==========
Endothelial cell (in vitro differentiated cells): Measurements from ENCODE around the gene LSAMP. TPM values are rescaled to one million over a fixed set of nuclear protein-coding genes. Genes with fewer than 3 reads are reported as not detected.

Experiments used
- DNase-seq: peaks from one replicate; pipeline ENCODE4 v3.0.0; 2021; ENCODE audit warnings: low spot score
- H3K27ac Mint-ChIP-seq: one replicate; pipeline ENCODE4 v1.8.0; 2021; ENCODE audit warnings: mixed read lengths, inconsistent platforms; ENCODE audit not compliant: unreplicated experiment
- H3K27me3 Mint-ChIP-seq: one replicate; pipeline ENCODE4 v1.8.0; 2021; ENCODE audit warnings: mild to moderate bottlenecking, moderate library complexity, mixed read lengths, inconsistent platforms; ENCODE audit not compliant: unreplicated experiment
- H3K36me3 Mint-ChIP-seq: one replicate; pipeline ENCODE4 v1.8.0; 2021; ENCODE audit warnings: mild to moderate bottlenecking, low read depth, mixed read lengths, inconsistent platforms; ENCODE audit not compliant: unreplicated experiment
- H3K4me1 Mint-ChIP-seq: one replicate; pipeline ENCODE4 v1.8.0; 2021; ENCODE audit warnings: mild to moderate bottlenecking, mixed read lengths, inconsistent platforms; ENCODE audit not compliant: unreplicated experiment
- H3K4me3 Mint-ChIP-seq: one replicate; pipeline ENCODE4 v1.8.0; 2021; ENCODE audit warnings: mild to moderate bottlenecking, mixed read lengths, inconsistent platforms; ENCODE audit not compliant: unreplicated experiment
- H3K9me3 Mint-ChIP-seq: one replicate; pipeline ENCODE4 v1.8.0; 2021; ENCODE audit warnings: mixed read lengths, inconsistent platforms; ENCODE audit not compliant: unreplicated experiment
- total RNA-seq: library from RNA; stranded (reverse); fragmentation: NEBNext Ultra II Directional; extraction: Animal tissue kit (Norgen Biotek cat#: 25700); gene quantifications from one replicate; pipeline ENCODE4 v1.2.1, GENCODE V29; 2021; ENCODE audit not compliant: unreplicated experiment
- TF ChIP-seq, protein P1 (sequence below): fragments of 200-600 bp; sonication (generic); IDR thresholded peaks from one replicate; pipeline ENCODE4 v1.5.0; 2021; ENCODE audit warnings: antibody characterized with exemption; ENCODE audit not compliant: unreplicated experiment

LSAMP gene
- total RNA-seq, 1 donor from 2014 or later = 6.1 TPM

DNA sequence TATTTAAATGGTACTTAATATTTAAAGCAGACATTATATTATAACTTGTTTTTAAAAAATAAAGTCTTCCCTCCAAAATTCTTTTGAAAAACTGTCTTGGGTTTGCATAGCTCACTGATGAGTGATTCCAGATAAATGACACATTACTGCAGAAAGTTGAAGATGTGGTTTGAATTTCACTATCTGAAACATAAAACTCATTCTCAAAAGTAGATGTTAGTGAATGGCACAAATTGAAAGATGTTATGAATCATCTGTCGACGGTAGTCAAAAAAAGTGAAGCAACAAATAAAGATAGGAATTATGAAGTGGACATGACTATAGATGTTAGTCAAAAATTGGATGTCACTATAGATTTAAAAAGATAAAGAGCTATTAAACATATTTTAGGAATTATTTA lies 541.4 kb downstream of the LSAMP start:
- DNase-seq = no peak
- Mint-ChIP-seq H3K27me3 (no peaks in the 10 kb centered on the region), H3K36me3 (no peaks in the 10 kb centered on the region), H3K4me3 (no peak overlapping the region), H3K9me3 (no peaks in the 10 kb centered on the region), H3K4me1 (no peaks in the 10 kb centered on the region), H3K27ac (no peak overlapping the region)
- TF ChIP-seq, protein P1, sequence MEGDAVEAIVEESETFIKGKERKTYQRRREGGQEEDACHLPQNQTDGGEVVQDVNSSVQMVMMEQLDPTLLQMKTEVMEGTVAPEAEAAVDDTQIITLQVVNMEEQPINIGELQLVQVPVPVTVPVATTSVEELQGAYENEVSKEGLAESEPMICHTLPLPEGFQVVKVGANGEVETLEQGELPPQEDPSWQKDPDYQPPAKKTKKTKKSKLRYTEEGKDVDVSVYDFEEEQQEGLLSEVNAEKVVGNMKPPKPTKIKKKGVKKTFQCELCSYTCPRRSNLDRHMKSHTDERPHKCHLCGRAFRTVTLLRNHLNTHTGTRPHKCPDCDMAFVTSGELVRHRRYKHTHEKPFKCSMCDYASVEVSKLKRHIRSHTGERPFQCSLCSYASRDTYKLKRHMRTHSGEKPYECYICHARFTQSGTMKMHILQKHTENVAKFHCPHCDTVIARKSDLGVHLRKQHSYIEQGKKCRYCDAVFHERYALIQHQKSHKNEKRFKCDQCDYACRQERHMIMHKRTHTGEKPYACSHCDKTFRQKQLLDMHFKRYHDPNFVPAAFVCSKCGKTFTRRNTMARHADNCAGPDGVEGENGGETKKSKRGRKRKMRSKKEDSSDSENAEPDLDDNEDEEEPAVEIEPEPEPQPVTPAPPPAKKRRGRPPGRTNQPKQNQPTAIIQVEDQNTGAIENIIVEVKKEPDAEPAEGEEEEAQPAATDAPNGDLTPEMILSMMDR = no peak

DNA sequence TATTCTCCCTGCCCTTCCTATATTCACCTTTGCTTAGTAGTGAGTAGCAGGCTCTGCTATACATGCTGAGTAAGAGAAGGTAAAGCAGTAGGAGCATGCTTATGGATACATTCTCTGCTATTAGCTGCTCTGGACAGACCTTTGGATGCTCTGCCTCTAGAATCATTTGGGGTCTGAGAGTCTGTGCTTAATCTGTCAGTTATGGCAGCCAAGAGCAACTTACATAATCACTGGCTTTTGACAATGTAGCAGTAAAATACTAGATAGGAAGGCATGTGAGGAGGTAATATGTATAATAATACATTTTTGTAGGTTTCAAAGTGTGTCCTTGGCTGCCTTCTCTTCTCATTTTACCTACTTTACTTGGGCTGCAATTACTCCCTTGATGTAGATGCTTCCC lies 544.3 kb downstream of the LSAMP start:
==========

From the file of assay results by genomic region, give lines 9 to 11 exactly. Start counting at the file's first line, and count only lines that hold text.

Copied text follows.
- H3K9me3 Mint-ChIP-seq: one replicate; pipeline ENCODE4 v1.8.0; 2021; ENCODE audit warnings: mixed read lengths, inconsistent platforms; ENCODE audit not compliant: unreplicated experiment
- total RNA-seq: library from RNA; stranded (reverse); fragmentation: NEBNext Ultra II Directional; extraction: Animal tissue kit (Norgen Biotek cat#: 25700); gene quantifications from one replicate; pipeline ENCODE4 v1.2.1, GENCODE V29; 2021; ENCODE audit not compliant: unreplicated experiment
- TF ChIP-seq, protein P1 (sequence below): fragments of 200-600 bp; sonication (generic); IDR thresholded peaks from one replicate; pipeline ENCODE4 v1.5.0; 2021; ENCODE audit warnings: antibody characterized with exemption; ENCODE audit not compliant: unreplicated experiment